Summer Beattie:09:50Is that okay?
Summer Beattie:09:52Yeah, so PRP stands for platelet rich plasma and basically what happens is you take your patient's blood, you spin it down, you separate out the red blood cells because we don't need that for this procedure. So then you have the plasma leftover. Typically there's different ways to do this, but typically you're going to then take that plasma, spin it down again and concentrate the platelets again at the bottom into what is called a Buffy coat. Then depending on how you're processing the plasma, most people are going to pull off some of the top layer of that plasma, which we call the platelet pure plasma, or some people will call it platelet pour. Just meaning that there's not very many, if any platelets left in that top part because you've concentrated them all in that second spin down at the bottom in that Buffy coat. So then once you've extracted the platelet pure plasma that you're not intending to use for this procedure, you reconstitute the platelet, a bossy coat back into what little plasma you've left.
Summer Beattie:10:53And the reason you have to do that is that the Buffy coat is very, very, yeah. And so there would be no easy way to load that into a syringe to use without retaining some of the platelet pure plasma to reconstitute it in. So depending on, I mean, think about when you're cooking in the kitchen, right? You're mixing sugar and water and you let the sugar all settle to the bottom. If you pull off part of the water on the top of that glass, you're going to have a really sweet concentration at the bottom. When you reconstitute that sugar that's settled there, right? If you leave all of the water in the tall glass and reconstitute it, it's not quite as sweet because there's more fluid for that sugar to have been dissolved in, right? It's the same thing with the platelet pure or with platelet rich plasma.
Summer Beattie:11:40Depending on how you reconstitute, it will tell you whether or not you have a really robust concentration or a Mmm. A less robust, constant concentration. So with a true platelet rich plasma concentration, and I say true based on what most published scientific literature would consider PRP, you need to have what's called five to seven times baseline. Meaning that in whatever solution you're using to inject whether it's five ML or 10 ML in the syringe, right, that you have that five times to seven times baseline of platelets, platelet count, and that that means that you've drawn enough blood to then have enough volume of platelets. She has that number reconstituted, right? The other measurement of true PRP is that when someone has to take, take a sample of what's in the syringe that you're calling a PRP, you should be able to measure out 1 million platelets per milliliter.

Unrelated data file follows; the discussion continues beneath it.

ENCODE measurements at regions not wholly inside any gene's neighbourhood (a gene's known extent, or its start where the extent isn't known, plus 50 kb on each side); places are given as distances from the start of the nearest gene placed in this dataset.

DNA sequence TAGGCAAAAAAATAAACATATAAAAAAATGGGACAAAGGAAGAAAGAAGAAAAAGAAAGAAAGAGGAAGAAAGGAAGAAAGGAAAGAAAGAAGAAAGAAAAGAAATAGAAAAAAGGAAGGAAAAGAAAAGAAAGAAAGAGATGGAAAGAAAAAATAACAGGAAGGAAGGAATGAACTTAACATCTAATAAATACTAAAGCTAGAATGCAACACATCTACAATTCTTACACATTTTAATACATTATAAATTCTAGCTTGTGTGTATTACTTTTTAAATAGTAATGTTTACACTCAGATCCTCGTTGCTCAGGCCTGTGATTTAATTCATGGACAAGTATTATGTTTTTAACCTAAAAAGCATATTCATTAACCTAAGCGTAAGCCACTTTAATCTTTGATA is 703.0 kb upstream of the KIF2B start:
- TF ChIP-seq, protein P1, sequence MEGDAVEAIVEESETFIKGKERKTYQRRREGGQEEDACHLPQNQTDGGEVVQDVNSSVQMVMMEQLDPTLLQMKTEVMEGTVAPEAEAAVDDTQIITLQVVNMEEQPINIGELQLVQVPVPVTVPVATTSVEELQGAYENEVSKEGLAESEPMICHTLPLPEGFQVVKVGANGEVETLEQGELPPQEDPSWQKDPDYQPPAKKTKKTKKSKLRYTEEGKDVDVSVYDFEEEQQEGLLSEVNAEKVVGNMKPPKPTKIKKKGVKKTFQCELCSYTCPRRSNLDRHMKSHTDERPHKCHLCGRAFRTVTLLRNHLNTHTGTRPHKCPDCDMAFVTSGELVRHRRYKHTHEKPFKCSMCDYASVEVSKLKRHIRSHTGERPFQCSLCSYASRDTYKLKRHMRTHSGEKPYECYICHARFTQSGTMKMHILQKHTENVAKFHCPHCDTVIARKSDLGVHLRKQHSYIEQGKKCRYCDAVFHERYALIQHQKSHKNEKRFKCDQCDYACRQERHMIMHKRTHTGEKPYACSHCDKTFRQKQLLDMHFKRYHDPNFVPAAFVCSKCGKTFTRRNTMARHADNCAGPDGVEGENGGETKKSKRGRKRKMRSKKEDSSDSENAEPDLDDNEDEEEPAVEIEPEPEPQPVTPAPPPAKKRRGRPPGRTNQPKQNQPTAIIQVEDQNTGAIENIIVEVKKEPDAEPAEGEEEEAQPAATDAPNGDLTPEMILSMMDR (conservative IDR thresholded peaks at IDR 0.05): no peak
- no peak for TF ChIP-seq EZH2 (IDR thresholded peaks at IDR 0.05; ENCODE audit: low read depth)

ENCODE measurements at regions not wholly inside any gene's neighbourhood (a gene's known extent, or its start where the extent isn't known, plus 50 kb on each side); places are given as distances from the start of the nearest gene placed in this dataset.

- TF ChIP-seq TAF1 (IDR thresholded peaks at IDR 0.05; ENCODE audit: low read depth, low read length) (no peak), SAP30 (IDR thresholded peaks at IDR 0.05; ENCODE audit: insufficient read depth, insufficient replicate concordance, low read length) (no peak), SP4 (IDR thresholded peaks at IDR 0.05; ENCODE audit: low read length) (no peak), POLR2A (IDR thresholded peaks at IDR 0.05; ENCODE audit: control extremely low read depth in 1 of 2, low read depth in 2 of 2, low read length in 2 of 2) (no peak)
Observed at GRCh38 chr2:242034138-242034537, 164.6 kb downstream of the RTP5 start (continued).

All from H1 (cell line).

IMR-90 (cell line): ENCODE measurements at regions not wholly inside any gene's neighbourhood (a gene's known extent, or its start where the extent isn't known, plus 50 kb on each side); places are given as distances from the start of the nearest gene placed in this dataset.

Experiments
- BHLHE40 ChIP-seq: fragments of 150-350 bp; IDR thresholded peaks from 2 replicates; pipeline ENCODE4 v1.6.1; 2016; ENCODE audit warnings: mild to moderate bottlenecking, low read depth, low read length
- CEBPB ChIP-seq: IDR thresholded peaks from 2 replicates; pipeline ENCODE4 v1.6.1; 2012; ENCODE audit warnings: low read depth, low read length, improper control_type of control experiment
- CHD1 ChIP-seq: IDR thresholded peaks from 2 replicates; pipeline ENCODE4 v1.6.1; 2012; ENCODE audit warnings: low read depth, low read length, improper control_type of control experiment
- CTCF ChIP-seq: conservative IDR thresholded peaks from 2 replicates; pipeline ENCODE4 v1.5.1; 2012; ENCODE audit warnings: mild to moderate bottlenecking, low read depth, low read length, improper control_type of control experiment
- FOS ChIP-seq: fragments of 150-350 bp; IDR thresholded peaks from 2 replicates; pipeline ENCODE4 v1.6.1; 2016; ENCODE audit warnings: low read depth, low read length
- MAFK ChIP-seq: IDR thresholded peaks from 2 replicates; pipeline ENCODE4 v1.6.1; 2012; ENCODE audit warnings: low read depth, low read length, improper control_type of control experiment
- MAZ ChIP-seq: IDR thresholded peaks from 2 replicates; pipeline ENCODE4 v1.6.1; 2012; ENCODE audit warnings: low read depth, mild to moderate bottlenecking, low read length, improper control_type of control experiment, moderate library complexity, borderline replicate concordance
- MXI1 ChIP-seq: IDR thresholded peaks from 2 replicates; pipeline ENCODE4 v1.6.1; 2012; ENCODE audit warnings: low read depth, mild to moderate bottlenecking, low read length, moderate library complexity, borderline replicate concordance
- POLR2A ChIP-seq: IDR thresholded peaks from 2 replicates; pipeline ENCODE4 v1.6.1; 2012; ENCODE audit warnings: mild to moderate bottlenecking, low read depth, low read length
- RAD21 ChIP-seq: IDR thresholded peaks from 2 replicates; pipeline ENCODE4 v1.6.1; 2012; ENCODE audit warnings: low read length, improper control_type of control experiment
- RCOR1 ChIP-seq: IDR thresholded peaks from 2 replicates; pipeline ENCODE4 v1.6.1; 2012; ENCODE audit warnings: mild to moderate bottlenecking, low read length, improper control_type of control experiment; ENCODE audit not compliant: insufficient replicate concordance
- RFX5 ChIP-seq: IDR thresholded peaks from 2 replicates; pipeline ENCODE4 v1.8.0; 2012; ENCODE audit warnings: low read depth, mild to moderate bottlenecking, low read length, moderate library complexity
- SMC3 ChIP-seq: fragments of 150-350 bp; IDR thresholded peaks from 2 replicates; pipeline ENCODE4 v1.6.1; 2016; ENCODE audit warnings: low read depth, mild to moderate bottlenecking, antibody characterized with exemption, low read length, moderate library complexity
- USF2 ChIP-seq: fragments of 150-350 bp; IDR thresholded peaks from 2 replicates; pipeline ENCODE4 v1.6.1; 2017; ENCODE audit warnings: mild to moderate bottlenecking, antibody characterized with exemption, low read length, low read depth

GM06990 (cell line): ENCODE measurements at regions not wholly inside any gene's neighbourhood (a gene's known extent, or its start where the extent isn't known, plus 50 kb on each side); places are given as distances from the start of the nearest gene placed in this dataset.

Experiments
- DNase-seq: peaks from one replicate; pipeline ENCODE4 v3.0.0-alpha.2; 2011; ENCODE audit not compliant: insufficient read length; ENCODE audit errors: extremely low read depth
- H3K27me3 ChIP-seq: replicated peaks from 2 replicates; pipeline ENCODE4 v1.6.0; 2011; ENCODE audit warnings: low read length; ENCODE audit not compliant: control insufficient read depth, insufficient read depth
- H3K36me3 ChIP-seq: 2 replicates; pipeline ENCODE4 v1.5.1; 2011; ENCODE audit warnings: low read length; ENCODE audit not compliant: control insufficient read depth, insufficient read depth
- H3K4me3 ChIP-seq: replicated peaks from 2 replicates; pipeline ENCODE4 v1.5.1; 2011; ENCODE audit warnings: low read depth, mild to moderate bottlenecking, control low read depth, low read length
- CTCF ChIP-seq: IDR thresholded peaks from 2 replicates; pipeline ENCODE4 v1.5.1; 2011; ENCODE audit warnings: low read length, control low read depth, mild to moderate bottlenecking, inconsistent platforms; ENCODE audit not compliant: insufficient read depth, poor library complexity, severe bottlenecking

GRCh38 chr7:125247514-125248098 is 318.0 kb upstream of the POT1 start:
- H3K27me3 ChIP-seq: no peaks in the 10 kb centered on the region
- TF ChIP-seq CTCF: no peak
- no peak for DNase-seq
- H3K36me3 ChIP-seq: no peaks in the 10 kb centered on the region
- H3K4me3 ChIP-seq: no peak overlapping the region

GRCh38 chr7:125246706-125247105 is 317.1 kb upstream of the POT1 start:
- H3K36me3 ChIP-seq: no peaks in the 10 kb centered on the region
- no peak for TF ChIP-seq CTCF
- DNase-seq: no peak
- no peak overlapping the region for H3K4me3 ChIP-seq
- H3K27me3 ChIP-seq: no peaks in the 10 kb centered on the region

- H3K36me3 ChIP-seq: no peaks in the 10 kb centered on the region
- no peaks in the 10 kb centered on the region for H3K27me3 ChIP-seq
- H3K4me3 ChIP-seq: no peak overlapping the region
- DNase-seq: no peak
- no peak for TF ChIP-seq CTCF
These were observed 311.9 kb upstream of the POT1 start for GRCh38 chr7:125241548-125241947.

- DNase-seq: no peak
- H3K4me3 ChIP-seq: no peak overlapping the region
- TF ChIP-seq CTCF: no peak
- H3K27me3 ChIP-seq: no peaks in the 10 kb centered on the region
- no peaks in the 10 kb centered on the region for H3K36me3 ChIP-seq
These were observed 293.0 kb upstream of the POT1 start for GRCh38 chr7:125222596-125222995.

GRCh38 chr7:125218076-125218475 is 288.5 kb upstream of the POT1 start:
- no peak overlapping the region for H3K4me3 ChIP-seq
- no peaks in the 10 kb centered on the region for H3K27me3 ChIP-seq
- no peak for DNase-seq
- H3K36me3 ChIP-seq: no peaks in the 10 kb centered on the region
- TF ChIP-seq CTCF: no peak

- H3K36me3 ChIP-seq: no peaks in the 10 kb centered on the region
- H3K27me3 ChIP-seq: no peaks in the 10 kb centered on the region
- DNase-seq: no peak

Summer Beattie:12:48So the only way to get that high of a concentration is to do typically a pretty significant blood draw which is somewhere between a 30 ML to 60 ML depending on how much, how many MLS you want less to use in the syringe. So it's kind of, again, back to kind of like baking with a recipe. Mmm. And trying to do the math to figure out how robust or how sweet that concentration is going to be. So in the past, Mmm. I used to be really subsidy as about only ever using true PRP that was five times, seven times baseline to get therapeutic effect because that's what's published in the literature. But a lot of the kits on the market and a lot of what people were getting was typically anywhere from one and a half times baseline to three times baseline, which is a significant difference when you're looking at therapeutic benefit.